After more than 10 years working with BIM technology for various construction firms, Blake Rawlings knows firsthand how much it can help win more work. In one of the most memorable examples, Rawlings was working on a new plant for “one of the largest semiconductor manufacturers in the world.” When the client saw how workers used BIM to speed up workflow and increase efficiency, the company awarded his firm two additional plants.
“It’s just one more thing that gives owners a level of confidence that we know what we’re doing and we’re able to execute it,” said Rawlings, who’s now integrated construction team manager with Okland Construction.
In fact, in today’s increasingly competitive environment, it’s more difficult than ever for contractors to win those kinds of complex contracts. One of the big hurdles is clients’ shift to new contract models, such as lump-sum turnkey (LSTK), public-private partnerships (PPPs) and integrated project delivery (IPD). That’s why more and more savvy contractors such as Okland Construction are using BIM technology to win these ever more complex contracts — and maintain their profit margins.
Why owners love BIM
Studies show that owners clearly recognize BIM’s value. In fact, more than 93% of owners who use BIM on projects find that it improves the quality/function of the final design, according to a Dodge Data & Analytics report titled, “Measuring the Impact of BIM on Complex Buildings.” That study further found owners praising BIM for the following:
- 73% said it increased their understanding of proposed design solutions.
- 70% said it generated better construction documents.
- 70% said it improved the ability to plan construction phasing and logistics.
- 87% said it increased overall labor productivity.
Experts say it’s no surprise owners have such high praise for BIM technology. One of the biggest selling points is BIM’s ability to produce 3-D visualizations and fly-throughs that show clients true and exciting representations of projects rather than relying on yesterday’s staid, 2-D plans. What’s more, because BIM allows contractors to virtually construct projects, kinks and roadblocks are worked through before construction starts. BIM technology also produces better collaboration, efficiency and, ultimately, value.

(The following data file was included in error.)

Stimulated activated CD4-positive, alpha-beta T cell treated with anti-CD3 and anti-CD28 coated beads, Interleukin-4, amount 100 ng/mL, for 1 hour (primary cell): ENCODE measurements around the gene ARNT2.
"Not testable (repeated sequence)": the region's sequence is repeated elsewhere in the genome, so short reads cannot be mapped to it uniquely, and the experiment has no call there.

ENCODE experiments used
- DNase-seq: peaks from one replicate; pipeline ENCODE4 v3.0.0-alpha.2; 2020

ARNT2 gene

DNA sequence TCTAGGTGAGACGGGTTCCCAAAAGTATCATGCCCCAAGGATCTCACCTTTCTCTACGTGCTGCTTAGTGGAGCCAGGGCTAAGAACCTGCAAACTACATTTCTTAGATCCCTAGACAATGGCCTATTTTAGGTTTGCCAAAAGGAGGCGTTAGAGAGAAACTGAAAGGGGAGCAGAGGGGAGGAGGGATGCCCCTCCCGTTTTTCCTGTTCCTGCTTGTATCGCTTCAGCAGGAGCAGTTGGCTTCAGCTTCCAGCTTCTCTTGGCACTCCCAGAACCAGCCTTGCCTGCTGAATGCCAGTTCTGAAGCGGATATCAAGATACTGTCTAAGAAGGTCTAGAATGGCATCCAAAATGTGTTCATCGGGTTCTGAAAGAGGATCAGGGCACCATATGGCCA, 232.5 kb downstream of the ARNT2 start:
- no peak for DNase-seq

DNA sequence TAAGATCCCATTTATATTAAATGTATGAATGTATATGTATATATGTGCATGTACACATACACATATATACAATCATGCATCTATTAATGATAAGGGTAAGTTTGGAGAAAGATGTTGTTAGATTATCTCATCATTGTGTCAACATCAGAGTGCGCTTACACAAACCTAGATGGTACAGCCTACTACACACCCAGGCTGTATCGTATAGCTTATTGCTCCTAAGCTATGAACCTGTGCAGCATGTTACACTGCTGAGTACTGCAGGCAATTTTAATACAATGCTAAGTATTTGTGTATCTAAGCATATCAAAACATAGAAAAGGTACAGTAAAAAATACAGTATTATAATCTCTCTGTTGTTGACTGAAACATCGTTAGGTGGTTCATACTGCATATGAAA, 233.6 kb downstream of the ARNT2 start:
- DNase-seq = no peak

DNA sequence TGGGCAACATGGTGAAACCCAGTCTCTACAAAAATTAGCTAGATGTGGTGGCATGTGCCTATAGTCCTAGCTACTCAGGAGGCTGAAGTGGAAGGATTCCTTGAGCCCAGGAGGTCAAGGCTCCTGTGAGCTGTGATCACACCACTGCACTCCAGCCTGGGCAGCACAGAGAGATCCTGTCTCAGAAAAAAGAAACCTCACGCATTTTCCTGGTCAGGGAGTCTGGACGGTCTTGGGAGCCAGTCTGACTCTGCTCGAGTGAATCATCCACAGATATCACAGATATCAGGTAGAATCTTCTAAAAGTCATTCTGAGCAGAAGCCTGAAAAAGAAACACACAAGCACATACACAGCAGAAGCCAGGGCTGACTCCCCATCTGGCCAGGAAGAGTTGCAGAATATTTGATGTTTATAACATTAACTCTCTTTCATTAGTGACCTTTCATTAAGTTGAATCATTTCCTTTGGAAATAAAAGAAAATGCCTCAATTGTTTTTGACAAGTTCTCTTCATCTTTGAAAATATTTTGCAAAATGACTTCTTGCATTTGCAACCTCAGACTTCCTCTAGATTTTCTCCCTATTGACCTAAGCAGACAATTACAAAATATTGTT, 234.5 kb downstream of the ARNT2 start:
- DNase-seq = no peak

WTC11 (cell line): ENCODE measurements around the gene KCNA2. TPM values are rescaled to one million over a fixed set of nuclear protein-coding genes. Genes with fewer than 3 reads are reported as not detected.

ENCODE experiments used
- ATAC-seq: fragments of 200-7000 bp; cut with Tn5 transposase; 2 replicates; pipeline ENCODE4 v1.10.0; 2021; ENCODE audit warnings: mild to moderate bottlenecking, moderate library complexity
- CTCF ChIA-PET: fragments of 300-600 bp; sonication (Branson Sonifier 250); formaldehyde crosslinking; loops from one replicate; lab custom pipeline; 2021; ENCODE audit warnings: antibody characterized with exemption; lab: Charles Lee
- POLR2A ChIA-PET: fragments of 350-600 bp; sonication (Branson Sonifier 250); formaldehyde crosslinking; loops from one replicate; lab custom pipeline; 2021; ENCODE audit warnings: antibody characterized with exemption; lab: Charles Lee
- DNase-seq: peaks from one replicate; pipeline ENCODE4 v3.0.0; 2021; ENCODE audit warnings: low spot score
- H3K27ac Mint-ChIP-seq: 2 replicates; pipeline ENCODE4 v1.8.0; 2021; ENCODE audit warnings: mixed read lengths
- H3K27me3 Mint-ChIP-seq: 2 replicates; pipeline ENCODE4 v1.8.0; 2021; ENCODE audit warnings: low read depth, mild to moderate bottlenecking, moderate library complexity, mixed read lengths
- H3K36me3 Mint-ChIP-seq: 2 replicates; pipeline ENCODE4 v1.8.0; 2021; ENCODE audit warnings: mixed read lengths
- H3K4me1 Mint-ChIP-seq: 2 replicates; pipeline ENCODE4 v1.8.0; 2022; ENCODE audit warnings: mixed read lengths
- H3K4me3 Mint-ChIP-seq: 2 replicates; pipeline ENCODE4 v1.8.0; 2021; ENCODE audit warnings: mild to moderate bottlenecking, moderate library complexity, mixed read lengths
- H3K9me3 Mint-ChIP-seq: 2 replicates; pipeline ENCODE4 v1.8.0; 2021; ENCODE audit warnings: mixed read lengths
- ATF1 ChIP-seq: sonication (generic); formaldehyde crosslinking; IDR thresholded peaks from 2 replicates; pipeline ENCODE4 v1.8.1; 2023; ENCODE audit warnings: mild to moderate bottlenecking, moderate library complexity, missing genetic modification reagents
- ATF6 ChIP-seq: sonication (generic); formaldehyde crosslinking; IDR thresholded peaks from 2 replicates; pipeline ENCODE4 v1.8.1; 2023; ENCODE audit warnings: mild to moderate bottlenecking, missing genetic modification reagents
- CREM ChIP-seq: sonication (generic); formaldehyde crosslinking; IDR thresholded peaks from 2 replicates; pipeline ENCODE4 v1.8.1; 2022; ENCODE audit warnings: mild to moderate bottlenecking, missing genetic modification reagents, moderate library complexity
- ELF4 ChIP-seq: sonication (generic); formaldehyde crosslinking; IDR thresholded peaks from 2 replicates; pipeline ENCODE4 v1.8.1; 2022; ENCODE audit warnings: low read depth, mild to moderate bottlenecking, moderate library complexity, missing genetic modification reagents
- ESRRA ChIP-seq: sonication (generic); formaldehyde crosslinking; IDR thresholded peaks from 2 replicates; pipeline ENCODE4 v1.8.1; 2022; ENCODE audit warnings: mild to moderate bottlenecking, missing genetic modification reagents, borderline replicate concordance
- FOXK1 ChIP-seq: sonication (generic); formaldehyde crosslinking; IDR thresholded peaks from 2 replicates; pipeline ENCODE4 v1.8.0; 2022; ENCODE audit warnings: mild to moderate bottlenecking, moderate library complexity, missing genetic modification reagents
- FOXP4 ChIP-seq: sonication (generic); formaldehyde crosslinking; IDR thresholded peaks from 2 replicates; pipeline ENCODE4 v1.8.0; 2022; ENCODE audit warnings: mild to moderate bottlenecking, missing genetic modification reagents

“Using digital construction technology such as BIM improves the quality of the overall project, while reducing the risk of delays and late handovers,” said Michael Moran, director at Telos, a digital construction consultancy. “All of those are practical outcomes that improve project delivery.”
BIM increasingly mandated
And increasingly, more clients aren’t just wanting BIM to be part of their project — they’re demanding it. That’s especially true on large, complex private projects such as hospitals, airports and university campuses. At the same time, countries such as the United Kingdom now mandate that BIM be used on public works projects, and ISO 19650 lays out a number of ways projects teams are expected to work using BIM, Moran said.
“You’re starting to see more and more mandates for actually using BIM,” he said. “Contractors not working with BIM will be disqualified from even bidding on certain projects.”
Aside from the code mandates, Rawlings said demonstrating BIM skills and expertise to prospective clients is becoming a ticket to play. “If you're not utilizing the technology, then you're not going to be in the game. If we had a subcontractor say, ‘Hey, you need to send me a fax,’ we'd be like, ‘Well, we'll just go with somebody else.’” Rawlings explained. “I really feel that if you’re not adopting digital technology, then you're going to be left behind.”
Owners expecting BIM
Rawlings has seen that pattern play out more and more frequently as owners expect different relationships with contractors. He said that 10 or 15 years ago, contractors simply won a bid and then turned the project over to the owner when it was completed. Now, he said, owners are typically in weekly meetings with construction companies throughout the building process to stay updated on timelines and budgets. Once again, BIM technologies are a key part of these meetings.
Using BIM, Rawlings can show owners the progress workers are making and answer questions they may have about specs and warranties right there on the 3-D model. Even better, he can show how his team’s efficiency and cooperation are creating the end product of their dreams through each stage of construction.
“Clients are expecting BIM. They’re expecting to see the coordination and the 3-D modeling. They’re expecting to see a collaboration,” Rawlings said. “With BIM technology, we’re able to have access to a lot more information and the owners are now a lot more involved in the actual construction process.”